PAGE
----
November 16, 2005

On August 16, 2005, Public Act 94-607 became effective in Illinois, thus amending the Illinois Limited Liability Company Act to allow Series LLCs. While the concept of Series LLCs has been around since 1996 when they were allowed in Delaware, this is the first time they have been permitted in Illinois. Generally, a Series LLC is a limited liability company that has separate "mini-LLCs" within the larger entity, each with separate members, managers, assets and liabilities, and business interests. The LLC itself, and not the individual series, is now treated as the legal entity under Illinois law.

Increased Efficiency, Reduced Liability

Holders of multiple businesses and assets have always sought ways to segregate them in order to isolate any related liabilities. Traditionally, business owners accomplished this segregation by placing each business in a different limited liability company. For example, a real estate developer that owned various properties would often create new limited liability companies to hold each property. The main inefficiency created by this approach is that the real estate developer is required to pay administrative costs and government fees for each separate limited liability company. In a Series LLC, the same real estate developer could hold all the properties in one limited liability company, but with a separate series created for each property. The State of Illinois would require the real estate developer to pay only one annual franchise fee, potentially saving the company thousands of dollars per year.

Series LLCs also give holders of various businesses and assets a new method by which to isolate related liabilities. The debts and liabilities incurred by a particular series would be enforceable against the assets of that series only and not against the assets of the larger LLC or any of the other series within it. In order to receive this protection under the amended act, the LLC must treat each series separately. Independent books and records must be kept for each series, and the assets of each series must be held and accounted for separately. Also, each series can have its own business purposes, and one series can be terminated without affecting the other series within the LLC. Furthermore, distributions can be made to the members of a particular series without regard to the financial condition of the other series.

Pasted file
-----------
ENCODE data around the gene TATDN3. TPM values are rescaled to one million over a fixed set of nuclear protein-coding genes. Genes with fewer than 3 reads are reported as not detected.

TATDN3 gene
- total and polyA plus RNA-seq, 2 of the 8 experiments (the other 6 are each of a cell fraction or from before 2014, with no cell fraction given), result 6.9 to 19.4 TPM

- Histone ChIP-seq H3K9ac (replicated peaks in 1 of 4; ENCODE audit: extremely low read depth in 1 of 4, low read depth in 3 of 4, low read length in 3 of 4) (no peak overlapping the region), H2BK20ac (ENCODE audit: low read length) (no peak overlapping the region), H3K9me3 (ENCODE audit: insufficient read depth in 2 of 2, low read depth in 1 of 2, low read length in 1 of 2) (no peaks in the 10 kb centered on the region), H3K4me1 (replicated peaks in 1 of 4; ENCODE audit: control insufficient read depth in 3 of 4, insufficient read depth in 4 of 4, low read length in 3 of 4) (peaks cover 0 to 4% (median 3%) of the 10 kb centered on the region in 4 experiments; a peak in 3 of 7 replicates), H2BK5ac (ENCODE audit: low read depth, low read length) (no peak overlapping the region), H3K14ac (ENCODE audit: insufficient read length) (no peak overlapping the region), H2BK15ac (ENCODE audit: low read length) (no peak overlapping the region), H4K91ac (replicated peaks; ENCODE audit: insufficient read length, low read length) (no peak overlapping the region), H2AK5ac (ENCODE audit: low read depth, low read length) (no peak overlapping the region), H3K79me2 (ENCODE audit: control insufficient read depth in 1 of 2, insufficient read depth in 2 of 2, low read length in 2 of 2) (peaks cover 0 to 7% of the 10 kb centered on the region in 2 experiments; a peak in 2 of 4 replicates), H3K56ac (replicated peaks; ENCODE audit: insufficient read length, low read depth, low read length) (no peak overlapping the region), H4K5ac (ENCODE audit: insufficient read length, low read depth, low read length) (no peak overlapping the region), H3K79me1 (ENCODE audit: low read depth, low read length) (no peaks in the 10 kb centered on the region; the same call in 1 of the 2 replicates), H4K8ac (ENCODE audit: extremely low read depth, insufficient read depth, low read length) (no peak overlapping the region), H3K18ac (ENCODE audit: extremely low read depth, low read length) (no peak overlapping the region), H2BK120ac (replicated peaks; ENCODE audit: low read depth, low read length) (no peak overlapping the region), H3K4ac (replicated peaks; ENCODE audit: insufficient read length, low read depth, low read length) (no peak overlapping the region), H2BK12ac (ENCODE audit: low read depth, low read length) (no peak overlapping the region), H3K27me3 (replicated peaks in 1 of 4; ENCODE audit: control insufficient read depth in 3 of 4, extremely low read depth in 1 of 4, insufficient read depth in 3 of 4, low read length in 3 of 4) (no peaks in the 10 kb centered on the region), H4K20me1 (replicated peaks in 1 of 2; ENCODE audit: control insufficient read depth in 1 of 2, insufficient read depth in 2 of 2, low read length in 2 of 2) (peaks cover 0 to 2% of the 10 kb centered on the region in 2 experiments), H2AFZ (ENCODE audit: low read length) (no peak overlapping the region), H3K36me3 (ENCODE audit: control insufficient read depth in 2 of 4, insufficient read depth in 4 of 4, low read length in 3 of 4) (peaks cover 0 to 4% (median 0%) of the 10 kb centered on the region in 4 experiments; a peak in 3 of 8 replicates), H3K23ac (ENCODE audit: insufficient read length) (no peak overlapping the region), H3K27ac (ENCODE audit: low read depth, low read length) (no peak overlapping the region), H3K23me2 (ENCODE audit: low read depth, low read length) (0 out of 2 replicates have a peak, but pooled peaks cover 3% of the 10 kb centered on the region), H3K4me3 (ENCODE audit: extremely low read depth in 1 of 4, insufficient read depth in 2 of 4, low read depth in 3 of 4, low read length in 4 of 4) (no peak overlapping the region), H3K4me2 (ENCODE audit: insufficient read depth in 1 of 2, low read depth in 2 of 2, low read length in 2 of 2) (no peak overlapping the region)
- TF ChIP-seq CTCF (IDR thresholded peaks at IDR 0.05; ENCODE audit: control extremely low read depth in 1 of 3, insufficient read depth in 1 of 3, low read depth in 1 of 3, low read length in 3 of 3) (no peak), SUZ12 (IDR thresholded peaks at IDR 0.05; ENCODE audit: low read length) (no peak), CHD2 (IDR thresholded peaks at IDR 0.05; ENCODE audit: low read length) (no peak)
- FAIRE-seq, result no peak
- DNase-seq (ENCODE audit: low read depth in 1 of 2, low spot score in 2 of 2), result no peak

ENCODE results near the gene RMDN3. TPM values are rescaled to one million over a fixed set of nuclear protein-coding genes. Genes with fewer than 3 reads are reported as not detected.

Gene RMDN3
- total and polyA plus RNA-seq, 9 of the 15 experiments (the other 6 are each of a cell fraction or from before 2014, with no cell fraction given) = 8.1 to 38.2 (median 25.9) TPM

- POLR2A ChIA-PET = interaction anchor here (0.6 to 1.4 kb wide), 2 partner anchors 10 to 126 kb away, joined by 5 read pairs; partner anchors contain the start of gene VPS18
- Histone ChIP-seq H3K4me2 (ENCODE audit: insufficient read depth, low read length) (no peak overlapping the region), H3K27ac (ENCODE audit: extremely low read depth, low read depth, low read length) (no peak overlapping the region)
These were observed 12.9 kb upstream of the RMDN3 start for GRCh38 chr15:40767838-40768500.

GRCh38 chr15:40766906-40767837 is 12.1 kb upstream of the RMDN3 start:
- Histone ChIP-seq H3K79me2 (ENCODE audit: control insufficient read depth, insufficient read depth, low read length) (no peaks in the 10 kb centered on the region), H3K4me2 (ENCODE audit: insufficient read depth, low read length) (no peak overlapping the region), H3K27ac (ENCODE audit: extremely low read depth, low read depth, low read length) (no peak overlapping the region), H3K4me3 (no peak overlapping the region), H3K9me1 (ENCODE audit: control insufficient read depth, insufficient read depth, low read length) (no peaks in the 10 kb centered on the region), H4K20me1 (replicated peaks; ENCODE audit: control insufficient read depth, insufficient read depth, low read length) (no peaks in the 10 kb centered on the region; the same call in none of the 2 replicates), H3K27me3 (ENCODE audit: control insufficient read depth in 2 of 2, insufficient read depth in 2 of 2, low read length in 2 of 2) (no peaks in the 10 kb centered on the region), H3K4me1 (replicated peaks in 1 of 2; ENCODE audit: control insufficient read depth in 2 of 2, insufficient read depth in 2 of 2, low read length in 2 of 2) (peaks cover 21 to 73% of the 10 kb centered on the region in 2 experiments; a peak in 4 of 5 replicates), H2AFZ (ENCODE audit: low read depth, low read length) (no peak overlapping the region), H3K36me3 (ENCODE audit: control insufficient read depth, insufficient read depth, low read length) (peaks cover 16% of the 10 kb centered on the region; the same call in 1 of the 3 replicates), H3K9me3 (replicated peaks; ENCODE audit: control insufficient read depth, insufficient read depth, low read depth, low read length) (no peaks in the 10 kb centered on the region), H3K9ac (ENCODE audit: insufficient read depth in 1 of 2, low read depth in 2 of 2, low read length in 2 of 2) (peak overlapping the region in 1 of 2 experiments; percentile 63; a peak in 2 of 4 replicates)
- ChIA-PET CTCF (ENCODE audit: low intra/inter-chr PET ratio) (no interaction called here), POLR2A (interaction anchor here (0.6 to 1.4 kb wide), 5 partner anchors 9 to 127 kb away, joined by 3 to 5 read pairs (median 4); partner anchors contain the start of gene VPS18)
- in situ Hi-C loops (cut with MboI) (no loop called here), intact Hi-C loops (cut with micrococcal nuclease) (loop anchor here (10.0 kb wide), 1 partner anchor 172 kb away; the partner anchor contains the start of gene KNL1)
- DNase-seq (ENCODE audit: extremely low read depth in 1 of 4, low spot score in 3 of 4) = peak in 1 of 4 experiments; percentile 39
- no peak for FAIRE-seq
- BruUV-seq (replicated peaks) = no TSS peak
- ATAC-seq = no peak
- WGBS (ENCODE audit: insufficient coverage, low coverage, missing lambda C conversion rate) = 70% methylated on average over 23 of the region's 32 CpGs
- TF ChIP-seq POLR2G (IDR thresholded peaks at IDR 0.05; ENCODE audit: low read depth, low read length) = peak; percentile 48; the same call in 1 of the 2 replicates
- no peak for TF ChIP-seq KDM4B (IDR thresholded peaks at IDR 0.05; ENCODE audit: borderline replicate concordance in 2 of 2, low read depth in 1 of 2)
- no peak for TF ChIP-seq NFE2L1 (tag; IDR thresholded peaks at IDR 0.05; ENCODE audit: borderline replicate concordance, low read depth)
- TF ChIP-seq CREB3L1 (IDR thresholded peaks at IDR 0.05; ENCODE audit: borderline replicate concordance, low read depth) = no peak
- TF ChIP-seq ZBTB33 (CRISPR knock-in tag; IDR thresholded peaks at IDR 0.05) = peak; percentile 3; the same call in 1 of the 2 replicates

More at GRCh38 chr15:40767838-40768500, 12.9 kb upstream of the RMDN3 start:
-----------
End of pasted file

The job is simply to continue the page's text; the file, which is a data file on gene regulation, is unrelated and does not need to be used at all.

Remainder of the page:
A Series LLC also could be used by a business with multiple operating divisions to create an equity compensation program for its employees. For example, the company could give key employees of each series an equity interest tied to that specific series, rather than the entity as a whole. This approach would let a company reward employees of productive divisions, while protecting them from any negative impact from a less successful division.

Uncharted Waters

Although Series LLCs can be used in interesting and creative ways, there are uncertainties and pitfalls that may result. Since Series LLCs are a relatively new concept, there is very little case law exploring their intricacies. It is unclear, for example, what might happen if a limited liability company were to use an asset or group of assets in connection with the business activities of two or more series of the LLC.

From a tax perspective, it is also unclear whether a company having two series should be treated as one or two tax entities. "At this point, we have not seen any definitive guidance regarding the tax treatment for these entities," said Brian R. Israel, CPA, Ostrow Reisin Berk & Abrams, Ltd. "Although there may be a position to take allowing a single income tax return to be filed in certain circumstances, there would still need to be a separate accounting performed for each series. The accounting could get somewhat complex depending upon the complexities of the varying ownership within each series. As a result, overall accounting costs would not necessarily be reduced."

Additionally, only a handful of states (including Delaware, Iowa and Oklahoma) currently allow Series LLCs. Therefore, limitation of liability provisions might be challenged under the laws of a foreign jurisdiction if the entity has operations in a state that does not also recognize Series LLCs.

Both in Illinois and across the United States, Series LLCs represent uncharted waters for companies and their attorneys. While the potential benefits are alluring to business owners, they must be careful how they proceed. At this stage, businesses and their advisors should be aware of the potential uses of Series LLCs, but must be cautious about using them.

This article contains material of general interest and should not be construed as legal advice or a legal opinion on any specific facts or circumstances. Under applicable rules of professional conduct, this content may be regarded as attorney advertising.